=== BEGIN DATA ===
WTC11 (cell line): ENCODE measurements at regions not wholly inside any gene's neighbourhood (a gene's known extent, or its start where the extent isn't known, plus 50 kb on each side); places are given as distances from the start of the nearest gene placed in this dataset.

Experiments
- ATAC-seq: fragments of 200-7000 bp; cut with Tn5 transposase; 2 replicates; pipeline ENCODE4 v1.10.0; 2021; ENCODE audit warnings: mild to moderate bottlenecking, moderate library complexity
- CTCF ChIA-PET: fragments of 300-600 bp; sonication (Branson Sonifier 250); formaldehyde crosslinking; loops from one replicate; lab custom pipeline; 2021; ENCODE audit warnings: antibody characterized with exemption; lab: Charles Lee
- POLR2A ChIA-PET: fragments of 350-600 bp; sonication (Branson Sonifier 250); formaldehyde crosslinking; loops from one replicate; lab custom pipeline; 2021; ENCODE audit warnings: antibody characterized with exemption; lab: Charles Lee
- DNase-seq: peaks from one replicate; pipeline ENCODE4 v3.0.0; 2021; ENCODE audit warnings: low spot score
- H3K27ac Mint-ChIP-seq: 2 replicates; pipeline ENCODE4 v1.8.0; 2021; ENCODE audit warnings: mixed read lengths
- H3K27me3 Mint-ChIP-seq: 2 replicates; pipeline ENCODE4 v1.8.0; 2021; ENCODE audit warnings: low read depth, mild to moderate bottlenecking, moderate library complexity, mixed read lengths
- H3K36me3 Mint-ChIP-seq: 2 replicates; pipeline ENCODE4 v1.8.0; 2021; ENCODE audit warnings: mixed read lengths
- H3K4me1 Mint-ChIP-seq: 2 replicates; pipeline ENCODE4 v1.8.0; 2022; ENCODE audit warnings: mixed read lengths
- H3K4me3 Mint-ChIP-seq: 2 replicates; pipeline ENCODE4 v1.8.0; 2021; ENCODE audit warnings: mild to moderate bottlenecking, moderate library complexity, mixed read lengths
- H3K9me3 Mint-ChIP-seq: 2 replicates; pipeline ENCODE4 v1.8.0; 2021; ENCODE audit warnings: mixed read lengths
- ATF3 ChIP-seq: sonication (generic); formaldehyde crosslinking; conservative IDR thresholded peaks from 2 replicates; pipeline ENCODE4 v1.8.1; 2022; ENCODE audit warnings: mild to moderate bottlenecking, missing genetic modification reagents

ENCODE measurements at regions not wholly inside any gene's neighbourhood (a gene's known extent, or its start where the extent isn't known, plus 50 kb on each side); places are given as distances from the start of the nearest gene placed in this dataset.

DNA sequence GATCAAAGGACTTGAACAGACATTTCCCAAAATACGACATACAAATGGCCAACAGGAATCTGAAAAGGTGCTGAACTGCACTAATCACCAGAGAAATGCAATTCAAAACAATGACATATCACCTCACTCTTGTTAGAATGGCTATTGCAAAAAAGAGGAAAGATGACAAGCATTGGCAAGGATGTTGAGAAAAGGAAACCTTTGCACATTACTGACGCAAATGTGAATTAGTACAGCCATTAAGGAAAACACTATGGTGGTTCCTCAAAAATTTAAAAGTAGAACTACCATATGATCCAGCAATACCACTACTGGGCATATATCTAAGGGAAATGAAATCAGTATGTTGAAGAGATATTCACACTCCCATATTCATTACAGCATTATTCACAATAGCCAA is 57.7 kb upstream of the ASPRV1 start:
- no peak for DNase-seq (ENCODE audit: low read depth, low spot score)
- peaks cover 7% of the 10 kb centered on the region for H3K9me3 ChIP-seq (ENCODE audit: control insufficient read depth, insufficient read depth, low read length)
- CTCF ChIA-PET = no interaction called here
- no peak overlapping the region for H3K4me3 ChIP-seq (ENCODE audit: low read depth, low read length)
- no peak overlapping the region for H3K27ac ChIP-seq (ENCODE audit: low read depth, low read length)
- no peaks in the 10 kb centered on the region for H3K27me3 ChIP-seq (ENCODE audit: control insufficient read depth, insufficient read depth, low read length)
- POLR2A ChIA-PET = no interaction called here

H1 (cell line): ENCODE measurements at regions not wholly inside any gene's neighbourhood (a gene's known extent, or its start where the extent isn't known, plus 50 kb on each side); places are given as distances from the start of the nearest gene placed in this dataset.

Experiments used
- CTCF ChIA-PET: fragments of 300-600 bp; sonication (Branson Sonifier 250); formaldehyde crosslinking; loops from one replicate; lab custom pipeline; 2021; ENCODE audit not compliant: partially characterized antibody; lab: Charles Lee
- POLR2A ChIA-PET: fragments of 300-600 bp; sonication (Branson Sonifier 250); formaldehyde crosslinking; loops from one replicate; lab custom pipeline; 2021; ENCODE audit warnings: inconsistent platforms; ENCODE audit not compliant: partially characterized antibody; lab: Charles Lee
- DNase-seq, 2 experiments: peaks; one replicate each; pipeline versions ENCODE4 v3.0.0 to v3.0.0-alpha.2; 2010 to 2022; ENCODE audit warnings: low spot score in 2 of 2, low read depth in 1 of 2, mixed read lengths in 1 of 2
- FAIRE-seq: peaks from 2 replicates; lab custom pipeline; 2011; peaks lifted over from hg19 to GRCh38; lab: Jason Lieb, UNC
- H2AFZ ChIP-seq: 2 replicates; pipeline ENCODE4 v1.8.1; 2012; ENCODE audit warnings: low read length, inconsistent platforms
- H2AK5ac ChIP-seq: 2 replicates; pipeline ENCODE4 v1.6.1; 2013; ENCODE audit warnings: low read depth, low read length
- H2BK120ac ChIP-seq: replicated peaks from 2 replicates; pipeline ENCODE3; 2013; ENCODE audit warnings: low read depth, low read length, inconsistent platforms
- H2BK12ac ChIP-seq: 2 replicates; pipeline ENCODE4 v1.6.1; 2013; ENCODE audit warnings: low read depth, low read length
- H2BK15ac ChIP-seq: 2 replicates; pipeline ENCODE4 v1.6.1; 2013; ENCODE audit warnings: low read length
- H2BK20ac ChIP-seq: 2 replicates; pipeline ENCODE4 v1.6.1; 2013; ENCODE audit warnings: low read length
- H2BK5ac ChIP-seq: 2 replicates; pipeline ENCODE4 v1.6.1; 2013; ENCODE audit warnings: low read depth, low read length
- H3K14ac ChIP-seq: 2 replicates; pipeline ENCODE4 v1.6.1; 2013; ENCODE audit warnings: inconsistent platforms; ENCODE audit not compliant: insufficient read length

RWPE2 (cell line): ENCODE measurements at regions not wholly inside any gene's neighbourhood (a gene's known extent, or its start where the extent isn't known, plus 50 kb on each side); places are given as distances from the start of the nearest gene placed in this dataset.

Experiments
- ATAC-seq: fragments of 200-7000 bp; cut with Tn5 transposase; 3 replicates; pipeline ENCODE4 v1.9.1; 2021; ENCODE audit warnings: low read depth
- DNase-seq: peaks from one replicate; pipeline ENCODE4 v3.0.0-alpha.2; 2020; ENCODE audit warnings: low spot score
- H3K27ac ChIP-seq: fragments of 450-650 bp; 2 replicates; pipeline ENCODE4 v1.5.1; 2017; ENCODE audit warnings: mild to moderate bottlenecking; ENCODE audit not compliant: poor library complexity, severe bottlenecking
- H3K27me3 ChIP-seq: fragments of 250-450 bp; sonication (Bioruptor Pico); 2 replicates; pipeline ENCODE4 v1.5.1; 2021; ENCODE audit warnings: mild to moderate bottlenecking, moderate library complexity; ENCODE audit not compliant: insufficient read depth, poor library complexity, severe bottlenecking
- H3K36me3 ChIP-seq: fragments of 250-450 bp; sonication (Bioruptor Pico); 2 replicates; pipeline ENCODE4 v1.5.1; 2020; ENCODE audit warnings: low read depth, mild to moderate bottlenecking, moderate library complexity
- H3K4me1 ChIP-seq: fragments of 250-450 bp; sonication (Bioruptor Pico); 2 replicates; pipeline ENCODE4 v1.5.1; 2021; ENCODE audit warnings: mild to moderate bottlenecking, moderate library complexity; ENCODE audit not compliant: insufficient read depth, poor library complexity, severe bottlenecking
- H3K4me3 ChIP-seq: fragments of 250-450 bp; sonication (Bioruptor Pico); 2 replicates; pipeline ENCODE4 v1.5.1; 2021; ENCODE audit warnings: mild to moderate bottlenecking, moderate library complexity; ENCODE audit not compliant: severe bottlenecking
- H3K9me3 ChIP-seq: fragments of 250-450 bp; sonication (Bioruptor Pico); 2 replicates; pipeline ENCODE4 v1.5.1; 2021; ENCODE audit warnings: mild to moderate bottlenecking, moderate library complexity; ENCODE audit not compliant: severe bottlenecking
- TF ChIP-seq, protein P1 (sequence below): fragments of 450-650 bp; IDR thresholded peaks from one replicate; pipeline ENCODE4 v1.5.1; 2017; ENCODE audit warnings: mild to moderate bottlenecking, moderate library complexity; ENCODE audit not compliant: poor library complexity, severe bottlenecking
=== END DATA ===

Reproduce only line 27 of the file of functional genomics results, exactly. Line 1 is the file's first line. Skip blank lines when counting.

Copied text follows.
- DNase-seq, 2 experiments: peaks; one replicate each; pipeline versions ENCODE4 v3.0.0 to v3.0.0-alpha.2; 2010 to 2022; ENCODE audit warnings: low spot score in 2 of 2, low read depth in 1 of 2, mixed read lengths in 1 of 2